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After the Trump assassination attempt, defining democracy gets even harder; Trump picks Sen. JD Vance of Ohio, a once-fierce critic turned loyal ally, as his GOP running mate; DC residents push back on natural gas infrastructure build-up a new law allows youth on Medi-Cal to consent to mental health treatment.

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Former President Trump is injured but safe after an attempted assassination many condemn political violence. Democrats' fears intensify over Biden's run. And North Carolina could require proof of citizenship to vote.

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Enticing remote workers to move is a new business strategy in rural America, Eastern Kentucky preservationists want to save the 20th century home of a trailblazing coal miner, and a rule change could help small meat and poultry growers and consumers.

MI lawmakers debate tougher gun laws for domestic violence convictions

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Wednesday, October 4, 2023   

Michigan state lawmakers are moving closer to restricting gun ownership for more people who have been convicted of domestic violence.

The House Criminal Justice Committee has voted to advance two bills making possession of firearms tougher in Michigan. The proposed changes would prevent anyone convicted of domestic violence from possessing a gun or ammunition for eight years after completion of their sentence.

Rep. Amos O'Neal, D-Saginaw, chief sponsor of the bills, said the measures are needed.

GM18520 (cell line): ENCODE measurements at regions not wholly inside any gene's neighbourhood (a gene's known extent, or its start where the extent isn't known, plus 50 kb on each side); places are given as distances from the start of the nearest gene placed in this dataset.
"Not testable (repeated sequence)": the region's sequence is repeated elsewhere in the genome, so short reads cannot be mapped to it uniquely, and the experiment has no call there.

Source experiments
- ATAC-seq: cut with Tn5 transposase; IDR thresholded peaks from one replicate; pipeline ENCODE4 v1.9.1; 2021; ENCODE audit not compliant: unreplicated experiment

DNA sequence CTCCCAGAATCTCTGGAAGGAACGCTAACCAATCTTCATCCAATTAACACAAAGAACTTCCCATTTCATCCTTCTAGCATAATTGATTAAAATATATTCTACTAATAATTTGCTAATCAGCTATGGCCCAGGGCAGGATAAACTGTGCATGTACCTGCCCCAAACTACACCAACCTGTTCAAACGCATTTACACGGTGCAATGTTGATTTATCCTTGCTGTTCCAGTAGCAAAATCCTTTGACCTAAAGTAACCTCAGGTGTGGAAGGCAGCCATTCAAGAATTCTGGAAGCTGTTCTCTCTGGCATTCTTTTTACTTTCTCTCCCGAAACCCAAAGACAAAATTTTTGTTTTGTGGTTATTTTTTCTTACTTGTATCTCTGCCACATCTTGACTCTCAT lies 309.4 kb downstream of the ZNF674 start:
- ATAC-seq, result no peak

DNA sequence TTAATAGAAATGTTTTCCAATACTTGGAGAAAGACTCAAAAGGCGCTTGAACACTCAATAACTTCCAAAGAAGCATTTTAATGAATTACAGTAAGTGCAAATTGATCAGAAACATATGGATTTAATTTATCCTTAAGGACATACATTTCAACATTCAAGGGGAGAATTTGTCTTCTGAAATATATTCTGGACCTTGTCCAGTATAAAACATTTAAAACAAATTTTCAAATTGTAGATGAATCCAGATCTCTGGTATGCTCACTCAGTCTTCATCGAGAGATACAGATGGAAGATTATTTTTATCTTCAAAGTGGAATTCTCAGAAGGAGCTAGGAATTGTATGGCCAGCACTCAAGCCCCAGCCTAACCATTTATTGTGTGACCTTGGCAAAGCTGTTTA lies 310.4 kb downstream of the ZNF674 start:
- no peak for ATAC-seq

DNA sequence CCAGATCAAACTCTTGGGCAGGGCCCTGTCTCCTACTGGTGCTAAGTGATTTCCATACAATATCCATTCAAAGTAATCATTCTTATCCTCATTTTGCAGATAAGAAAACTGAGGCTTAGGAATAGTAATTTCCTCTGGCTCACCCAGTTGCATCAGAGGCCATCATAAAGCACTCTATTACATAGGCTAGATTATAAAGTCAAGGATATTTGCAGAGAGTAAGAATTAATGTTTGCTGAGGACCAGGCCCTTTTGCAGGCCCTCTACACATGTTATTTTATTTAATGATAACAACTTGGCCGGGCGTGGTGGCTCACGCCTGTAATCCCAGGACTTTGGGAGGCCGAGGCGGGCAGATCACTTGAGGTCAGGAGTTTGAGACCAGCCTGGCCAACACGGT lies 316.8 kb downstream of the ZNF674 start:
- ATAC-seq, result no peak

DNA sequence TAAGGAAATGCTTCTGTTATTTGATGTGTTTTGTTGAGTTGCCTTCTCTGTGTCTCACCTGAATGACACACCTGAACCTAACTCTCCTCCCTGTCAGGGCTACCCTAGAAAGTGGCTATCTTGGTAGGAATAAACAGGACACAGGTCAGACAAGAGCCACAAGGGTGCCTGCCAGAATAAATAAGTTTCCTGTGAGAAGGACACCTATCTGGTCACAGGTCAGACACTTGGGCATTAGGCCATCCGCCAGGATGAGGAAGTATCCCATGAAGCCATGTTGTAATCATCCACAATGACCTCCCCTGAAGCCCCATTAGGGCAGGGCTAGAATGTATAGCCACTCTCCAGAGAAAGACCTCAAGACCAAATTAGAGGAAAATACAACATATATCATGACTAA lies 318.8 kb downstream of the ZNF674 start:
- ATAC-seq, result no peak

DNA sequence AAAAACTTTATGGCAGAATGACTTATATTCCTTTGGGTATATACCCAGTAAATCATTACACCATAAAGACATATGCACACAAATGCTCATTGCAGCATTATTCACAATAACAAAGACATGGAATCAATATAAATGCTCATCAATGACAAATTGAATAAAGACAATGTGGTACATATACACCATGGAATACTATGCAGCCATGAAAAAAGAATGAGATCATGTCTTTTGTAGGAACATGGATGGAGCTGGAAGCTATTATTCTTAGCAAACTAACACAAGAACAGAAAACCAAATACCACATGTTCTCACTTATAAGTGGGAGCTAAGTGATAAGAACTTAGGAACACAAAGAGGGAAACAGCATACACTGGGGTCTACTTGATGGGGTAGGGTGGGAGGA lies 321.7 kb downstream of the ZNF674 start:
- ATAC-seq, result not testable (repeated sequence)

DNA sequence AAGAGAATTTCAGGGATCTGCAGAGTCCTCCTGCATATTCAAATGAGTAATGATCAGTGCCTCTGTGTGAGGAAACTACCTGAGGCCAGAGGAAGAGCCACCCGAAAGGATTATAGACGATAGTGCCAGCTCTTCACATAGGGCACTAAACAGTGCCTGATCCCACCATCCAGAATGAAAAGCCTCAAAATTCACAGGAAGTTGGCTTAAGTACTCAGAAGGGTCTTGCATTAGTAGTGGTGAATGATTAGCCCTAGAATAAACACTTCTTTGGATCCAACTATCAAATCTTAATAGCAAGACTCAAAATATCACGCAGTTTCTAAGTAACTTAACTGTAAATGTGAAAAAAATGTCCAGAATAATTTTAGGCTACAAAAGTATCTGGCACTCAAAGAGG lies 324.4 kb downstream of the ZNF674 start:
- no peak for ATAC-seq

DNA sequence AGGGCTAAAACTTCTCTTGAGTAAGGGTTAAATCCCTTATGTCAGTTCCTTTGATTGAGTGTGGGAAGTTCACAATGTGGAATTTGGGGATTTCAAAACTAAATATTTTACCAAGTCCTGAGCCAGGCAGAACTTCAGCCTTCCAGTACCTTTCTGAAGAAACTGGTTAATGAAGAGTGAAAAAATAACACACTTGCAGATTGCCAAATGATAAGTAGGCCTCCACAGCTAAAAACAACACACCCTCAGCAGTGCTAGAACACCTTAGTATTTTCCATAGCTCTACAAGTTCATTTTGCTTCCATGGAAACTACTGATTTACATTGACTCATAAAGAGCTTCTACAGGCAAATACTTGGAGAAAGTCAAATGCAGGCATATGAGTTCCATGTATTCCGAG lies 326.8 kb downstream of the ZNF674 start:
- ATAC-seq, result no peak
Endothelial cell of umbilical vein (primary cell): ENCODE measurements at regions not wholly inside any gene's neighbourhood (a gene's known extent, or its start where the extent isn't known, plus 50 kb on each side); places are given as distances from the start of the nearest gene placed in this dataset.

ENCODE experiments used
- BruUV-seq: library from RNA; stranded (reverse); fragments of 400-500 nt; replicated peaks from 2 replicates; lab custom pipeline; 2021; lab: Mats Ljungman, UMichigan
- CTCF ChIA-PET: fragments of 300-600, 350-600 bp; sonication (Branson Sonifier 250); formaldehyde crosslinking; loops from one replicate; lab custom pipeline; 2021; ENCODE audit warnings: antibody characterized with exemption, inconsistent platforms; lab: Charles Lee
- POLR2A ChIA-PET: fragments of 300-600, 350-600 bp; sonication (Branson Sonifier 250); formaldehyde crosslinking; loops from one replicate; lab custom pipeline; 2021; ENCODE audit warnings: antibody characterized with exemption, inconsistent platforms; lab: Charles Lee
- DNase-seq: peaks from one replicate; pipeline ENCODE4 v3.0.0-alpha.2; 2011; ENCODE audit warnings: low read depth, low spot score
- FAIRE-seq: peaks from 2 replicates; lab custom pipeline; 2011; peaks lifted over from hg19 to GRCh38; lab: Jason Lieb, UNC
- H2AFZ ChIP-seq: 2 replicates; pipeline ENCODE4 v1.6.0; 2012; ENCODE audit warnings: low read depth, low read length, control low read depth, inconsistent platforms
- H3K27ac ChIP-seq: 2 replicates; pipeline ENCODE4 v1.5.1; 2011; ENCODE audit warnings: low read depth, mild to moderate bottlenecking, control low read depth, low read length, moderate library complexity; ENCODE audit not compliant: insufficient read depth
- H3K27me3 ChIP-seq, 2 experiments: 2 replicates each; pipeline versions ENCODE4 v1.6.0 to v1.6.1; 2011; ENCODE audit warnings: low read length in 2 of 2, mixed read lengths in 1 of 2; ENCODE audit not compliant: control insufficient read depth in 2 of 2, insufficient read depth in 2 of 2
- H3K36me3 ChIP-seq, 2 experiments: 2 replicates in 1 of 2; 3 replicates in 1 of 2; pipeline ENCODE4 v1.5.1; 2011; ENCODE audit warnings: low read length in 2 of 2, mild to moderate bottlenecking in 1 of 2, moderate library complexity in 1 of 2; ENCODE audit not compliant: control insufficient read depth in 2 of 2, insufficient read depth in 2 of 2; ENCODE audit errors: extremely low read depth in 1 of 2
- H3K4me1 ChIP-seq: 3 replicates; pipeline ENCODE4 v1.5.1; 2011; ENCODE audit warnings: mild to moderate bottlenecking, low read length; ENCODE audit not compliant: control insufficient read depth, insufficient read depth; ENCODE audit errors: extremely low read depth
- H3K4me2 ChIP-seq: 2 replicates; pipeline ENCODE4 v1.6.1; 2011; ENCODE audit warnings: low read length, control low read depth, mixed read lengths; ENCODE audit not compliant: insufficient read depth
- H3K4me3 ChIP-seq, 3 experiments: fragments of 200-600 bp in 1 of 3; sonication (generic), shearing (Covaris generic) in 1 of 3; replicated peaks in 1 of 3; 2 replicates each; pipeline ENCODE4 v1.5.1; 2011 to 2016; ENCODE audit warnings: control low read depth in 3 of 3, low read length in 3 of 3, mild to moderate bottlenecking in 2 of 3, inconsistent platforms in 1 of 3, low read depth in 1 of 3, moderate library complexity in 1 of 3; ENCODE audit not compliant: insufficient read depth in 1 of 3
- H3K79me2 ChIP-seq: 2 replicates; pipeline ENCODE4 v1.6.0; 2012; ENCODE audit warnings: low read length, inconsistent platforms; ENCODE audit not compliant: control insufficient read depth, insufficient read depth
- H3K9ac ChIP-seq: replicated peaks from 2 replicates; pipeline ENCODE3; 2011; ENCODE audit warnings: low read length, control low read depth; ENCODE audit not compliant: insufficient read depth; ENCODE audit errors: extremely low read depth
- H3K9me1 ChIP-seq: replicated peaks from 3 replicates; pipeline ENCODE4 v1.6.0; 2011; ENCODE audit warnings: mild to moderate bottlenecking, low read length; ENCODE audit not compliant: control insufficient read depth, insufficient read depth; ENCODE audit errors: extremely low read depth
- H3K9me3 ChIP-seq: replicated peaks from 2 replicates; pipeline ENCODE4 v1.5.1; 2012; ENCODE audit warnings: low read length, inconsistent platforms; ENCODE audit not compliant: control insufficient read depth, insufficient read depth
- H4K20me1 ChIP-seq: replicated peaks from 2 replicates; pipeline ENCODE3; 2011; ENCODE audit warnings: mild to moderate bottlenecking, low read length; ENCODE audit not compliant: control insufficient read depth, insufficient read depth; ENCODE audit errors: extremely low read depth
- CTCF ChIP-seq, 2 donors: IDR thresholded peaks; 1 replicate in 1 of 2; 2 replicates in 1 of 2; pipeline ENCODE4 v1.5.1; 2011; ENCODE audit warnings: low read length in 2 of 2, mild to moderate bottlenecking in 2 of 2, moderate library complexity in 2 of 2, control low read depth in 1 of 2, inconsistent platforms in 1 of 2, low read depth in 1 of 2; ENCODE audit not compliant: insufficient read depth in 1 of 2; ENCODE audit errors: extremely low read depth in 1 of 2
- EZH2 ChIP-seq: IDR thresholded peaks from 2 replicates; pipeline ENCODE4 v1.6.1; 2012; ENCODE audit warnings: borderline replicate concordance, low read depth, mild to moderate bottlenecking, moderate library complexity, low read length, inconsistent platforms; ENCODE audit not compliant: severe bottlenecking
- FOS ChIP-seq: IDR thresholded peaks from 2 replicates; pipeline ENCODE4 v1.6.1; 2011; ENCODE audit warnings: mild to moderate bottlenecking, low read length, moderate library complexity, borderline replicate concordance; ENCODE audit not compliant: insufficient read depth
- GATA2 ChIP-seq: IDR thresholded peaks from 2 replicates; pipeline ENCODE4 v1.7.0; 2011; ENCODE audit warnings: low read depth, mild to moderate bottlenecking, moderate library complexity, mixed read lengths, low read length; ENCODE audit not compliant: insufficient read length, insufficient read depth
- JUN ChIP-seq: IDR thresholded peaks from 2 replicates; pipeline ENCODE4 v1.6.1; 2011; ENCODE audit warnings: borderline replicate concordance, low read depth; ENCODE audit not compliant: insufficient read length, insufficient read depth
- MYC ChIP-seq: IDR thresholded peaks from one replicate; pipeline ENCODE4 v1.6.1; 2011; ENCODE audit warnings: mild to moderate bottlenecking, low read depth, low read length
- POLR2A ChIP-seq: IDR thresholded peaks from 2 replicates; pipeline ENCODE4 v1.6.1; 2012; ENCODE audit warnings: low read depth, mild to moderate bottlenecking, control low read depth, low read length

"Newly convicted domestic abusers should not have easy access to deadly weapons," O'Neal asserted. "These bills put the people of Michigan first by delivering more common-sense gun reform."

Michigan's current law restricts firearms possession for people convicted of felony domestic violence, which is rarely charged. These proposals include specific misdemeanor convictions as well. Backers of the legislation say more than 30 other states have similar laws, and those states experience 10% to 15% lower rates of domestic violence deaths.

Heath Lowry, policy attorney for the Michigan Coalition to End Domestic and Sexual Violence, with a survivor by his side, told lawmakers the vote means state leaders are listening to domestic violence survivors and taking their stories to heart.

"We know that domestic violence perpetrators are five times more likely to kill their victims when those abusers own a firearm, and these bills will reduce that danger," Lowry contended. "Survivors deserve the protection that these bills offer."

According to the Michigan Violent Death Reporting System, an average of 70 Michigan women and children are killed every year with a firearm by their abusers.


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